The European Union has sanctioned alleged Hamas financier Abdelbasit Hamza, who was the subject of an ICIJ investigation in December that detailed his business ties in Europe.
The European Union also announced the establishment of a new legal framework to target individuals that provide support to the Palestinian group. The sanctions against Hamza, which are part of that framework, describe him as a “Sudan-based Hamas financier who manages companies in Hamas’ investment portfolio” and has facilitated the flow of money to Hamas through corporate networks.
The United States sanctioned Hamza in October, in the aftermath of Hamas’ terror attack against Israel that month. The Treasury Department accused him of transferring almost $20 million to the group, and alleged Hamza also had “historic ties” to al Qaeda and Osama bin Laden. A $10 million reward has been offered for information that could be used to identify and disrupt Hamas’ financial networks.
In December, an ICIJ Cyprus Confidential investigation, in collaboration with CNN and Israeli outlet Shomrim, detailed Hamza’s role in a Cyprus-based company that mines Egyptian gold. Leaked documents showed that Hamza had maintained business ties in Europe for nearly two decades as part of that venture, and that the Sudanese businessman partnered with a Swiss firm in the Cyprus company.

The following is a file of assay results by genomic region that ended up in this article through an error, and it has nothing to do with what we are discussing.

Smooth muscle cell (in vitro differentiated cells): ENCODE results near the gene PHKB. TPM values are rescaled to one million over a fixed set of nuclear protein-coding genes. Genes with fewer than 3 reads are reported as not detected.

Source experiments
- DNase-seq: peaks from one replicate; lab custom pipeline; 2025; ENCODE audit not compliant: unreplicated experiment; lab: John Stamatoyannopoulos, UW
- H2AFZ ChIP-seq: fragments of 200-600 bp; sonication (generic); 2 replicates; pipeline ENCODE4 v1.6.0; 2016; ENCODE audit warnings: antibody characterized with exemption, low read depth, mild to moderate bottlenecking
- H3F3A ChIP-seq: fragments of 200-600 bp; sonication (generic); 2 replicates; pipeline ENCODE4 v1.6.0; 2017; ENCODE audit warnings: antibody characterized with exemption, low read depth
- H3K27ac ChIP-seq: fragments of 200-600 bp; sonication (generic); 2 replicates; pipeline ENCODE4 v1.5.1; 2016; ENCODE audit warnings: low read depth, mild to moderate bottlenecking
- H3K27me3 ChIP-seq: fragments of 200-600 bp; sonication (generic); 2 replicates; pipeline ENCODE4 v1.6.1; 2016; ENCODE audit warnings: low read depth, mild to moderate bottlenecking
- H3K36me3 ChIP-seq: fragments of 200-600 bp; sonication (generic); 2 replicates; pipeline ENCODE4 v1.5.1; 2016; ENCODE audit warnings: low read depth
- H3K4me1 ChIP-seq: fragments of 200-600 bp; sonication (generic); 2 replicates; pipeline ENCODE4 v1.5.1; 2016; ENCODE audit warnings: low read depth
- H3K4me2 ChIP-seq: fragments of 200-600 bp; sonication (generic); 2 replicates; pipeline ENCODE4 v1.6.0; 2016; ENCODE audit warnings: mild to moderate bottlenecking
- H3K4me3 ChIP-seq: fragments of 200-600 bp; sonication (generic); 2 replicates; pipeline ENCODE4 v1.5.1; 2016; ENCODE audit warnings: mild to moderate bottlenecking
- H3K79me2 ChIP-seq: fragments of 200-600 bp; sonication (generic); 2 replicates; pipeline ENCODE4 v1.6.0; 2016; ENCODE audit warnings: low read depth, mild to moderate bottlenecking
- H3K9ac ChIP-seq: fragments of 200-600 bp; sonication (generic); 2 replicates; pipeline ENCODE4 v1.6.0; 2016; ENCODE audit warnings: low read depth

Hamza denied any connection to Hamas or al Qaeda in a statement sent to ICIJ in December, and said he was “very surprised” to have been sanctioned by the U.S. He has not responded to questions about European sanctions.
In his December statement, Hamza also said that he was “stationed in Cairo,” and managing his business affairs from Egypt.
However, Egypt may no longer be a safe haven for the businessman. BBC Arabic quoted an anonymous Egyptian source stating that Hamza was arrested in Cairo on the morning of Jan. 15, and was being held in an unknown location. Al Jazeera also reported that Hamza had been arrested, and that security authorities had not informed his lawyer or family about the reason he was being held. Egyptian media have speculated that the arrest is connected to Hamza’s involvement in the country’s gold industry.
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Separately, on the same day the European Union announced the new sanctions against Hamas financiers, Jan. 19, its top diplomat opened a new rift with Israel about the militant group’s financing. EU foreign policy chief Josep Borrell, in a speech at Spain’s University of Valladolid, told his audience that “Hamas was financed by the Israeli government in an attempt to weaken the Palestinian Authority.”